Night at the Museum 2: Battle of the Smithsonian (2009)
★★★ / ★★★★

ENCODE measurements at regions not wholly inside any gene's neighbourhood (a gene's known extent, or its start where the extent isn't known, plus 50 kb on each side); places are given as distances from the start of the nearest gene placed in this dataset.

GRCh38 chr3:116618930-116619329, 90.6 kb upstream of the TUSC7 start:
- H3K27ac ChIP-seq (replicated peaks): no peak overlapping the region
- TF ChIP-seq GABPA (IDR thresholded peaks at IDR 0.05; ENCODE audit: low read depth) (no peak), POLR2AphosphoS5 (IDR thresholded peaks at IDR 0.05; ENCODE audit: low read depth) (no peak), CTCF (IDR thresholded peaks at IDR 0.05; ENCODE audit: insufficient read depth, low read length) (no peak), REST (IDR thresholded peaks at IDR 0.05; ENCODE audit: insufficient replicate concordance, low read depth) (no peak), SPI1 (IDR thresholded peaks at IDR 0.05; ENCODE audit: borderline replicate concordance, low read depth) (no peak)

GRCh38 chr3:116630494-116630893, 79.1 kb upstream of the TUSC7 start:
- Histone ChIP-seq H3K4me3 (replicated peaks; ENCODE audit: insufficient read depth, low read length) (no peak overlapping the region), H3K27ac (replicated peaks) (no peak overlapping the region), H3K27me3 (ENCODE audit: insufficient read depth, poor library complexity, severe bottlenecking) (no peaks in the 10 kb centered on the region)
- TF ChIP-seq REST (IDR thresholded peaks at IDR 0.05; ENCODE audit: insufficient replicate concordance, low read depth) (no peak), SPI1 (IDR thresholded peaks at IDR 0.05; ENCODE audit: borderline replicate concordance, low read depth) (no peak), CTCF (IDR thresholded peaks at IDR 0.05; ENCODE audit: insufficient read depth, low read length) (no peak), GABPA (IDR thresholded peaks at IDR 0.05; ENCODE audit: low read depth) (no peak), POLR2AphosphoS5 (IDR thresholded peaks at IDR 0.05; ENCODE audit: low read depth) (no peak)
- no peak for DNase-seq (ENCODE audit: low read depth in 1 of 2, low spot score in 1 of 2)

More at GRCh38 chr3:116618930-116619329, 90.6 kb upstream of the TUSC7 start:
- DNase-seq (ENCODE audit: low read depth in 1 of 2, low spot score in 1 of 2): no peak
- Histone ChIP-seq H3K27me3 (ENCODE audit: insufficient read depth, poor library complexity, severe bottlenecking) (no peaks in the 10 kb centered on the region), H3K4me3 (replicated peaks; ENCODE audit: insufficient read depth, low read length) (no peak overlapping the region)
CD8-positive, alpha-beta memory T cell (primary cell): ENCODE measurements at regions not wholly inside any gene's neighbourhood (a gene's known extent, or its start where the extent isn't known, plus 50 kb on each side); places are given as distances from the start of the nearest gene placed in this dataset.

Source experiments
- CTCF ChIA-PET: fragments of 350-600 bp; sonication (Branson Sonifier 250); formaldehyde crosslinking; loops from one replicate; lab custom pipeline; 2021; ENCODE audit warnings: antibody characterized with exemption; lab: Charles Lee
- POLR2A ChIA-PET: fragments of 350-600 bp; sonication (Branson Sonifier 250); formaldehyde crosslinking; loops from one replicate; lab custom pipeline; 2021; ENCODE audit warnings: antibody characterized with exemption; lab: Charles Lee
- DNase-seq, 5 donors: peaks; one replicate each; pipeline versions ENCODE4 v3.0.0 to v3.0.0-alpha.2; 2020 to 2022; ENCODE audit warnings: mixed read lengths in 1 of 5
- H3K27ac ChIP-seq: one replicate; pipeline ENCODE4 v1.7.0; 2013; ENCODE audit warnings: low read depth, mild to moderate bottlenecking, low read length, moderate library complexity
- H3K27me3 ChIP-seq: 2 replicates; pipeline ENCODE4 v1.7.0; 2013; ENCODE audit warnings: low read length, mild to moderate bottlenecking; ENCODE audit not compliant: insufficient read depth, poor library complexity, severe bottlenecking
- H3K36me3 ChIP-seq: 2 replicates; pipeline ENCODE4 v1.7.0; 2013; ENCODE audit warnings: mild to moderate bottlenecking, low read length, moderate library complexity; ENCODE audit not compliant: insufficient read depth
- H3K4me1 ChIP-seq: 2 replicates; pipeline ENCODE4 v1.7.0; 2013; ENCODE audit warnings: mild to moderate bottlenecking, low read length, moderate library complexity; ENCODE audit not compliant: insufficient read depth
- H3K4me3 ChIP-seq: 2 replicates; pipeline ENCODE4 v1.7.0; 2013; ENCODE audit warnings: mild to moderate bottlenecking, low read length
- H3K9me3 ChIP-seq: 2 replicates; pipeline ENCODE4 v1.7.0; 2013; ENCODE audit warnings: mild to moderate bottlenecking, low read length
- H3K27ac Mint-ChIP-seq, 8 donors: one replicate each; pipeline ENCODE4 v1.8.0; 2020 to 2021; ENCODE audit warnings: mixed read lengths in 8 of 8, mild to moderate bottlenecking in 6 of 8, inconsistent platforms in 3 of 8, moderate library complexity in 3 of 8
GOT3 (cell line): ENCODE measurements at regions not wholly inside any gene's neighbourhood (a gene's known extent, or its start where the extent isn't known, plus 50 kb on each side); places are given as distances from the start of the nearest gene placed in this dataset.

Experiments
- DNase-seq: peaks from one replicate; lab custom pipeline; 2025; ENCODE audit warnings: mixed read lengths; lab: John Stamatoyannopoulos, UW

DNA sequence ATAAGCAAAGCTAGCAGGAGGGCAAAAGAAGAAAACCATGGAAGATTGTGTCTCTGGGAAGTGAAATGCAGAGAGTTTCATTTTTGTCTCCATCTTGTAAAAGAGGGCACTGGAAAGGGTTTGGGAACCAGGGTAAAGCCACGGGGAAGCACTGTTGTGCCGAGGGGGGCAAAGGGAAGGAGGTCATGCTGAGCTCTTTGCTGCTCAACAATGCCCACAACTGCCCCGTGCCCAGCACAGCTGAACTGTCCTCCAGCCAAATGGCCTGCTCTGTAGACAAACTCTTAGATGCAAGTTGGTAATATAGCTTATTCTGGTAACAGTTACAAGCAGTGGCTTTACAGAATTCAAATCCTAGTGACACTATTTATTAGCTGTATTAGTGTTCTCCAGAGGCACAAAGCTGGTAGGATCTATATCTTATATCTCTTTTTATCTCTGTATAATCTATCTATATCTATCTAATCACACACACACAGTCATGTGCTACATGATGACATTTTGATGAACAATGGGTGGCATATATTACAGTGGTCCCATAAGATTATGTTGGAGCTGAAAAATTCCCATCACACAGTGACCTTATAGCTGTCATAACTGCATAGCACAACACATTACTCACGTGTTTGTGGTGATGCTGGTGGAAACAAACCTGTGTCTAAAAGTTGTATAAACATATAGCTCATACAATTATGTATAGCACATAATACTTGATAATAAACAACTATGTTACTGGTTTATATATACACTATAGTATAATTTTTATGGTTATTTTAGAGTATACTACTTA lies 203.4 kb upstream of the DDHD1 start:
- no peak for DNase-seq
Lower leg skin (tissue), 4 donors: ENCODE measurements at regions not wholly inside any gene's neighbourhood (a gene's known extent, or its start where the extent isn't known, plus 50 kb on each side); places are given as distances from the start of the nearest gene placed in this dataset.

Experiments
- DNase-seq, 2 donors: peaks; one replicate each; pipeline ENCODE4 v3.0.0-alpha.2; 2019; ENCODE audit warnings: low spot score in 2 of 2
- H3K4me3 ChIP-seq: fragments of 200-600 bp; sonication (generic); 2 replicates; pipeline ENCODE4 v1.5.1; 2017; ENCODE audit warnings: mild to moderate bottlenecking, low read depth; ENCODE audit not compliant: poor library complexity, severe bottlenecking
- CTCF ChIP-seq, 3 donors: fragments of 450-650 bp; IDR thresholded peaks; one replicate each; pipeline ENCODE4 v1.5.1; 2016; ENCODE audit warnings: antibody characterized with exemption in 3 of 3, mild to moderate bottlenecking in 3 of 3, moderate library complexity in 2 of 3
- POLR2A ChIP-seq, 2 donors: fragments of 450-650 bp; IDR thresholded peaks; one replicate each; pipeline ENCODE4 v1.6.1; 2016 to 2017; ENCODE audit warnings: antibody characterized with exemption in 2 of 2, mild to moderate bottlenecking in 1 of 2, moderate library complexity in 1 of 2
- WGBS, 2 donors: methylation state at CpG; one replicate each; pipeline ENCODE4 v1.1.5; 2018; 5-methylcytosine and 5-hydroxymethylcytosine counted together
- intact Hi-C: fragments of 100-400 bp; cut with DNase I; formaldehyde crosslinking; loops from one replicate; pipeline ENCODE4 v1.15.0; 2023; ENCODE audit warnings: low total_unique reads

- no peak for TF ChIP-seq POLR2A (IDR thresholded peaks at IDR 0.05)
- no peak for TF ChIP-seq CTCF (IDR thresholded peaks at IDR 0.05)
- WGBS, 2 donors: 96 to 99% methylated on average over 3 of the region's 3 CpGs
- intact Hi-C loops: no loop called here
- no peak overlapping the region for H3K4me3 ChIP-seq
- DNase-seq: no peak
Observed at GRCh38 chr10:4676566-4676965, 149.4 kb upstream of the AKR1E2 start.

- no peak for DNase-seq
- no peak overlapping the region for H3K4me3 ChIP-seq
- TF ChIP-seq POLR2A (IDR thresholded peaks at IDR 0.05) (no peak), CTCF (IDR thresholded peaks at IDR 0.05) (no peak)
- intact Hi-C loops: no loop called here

This sequel to the highly successful “Night at the Museum” finds Ben Stiller, once a night museum guard in the first film, as a thriving businessman. But after he gets ahold of the news that the museum where he met the historical-figures-turned-to-life is to be closed, he feels like he must do something in order to repay them for inspiring him to do something better with his life. More conflict ensue when Stiller gets a call from Jedediah Smith (Owen Wilson), obviously in danger because Kahmunrah (the hilarious Hank Azaria) and his Egyptian army wants the artifact which turns everything in a museum into life to pursue his dream of world domination. Like the first installment, what I love about this picture is its energy. It’s not afraid to put disparate and random elements into the picture so it constantly surprised me. If I were to pick highlights from the film, I would definitely pick any scene when Stiller and Amy Adams (as the charming Amelia Earhart) would talk because they do have genuine chemistry. By the end of the movie, I wanted to know what would happen between them even though we all know that she’s going to turn into a statue when the sun rises. I would also point out that one scene when the both of them decided to jump into a popular photograph (a soldier/sailor and a woman kissing during the end of a war) and everything turned into black and white. During those scenes, I felt like I was watching more than a family-friendly film with funny one-liners. Having Azaria and his Axis of Evil (Steve Coogan as Octavius, Christopher Guest as Ivan the Terrible, and Jon Bernthal as Al Capone) was absolutely brilliant because of his well-timed sense of humor. Every time he spoke (lisp and all), I couldn’t help but laugh because of that one scene where he (too enthusiastically) declared, “I have… come back… to life!” That bit when he tried to decide whether Darth Vader and Oscar the Grouch were evil enough to join his team was pretty darn amusing. Still, I wished that Rami Malek (as Ahkmenrah) was in it more because he really was very funny in the first movie. His increased appearance would’ve also made sense because his older brother (Azaria) was the main villain here. Yes, the slapstick is still present (though in lesser amount compared to the first) but I really didn’t mind it because everything was happening all at once. The historical and pop culture figures may have been portrayed in a cliché manner but I think that’s half the fun of it. I say this one is just as good as the original even though it feels like it doesn’t have a profound story, just one funny scene after another. If they do make a second sequel, I’ll still be interested in watching it.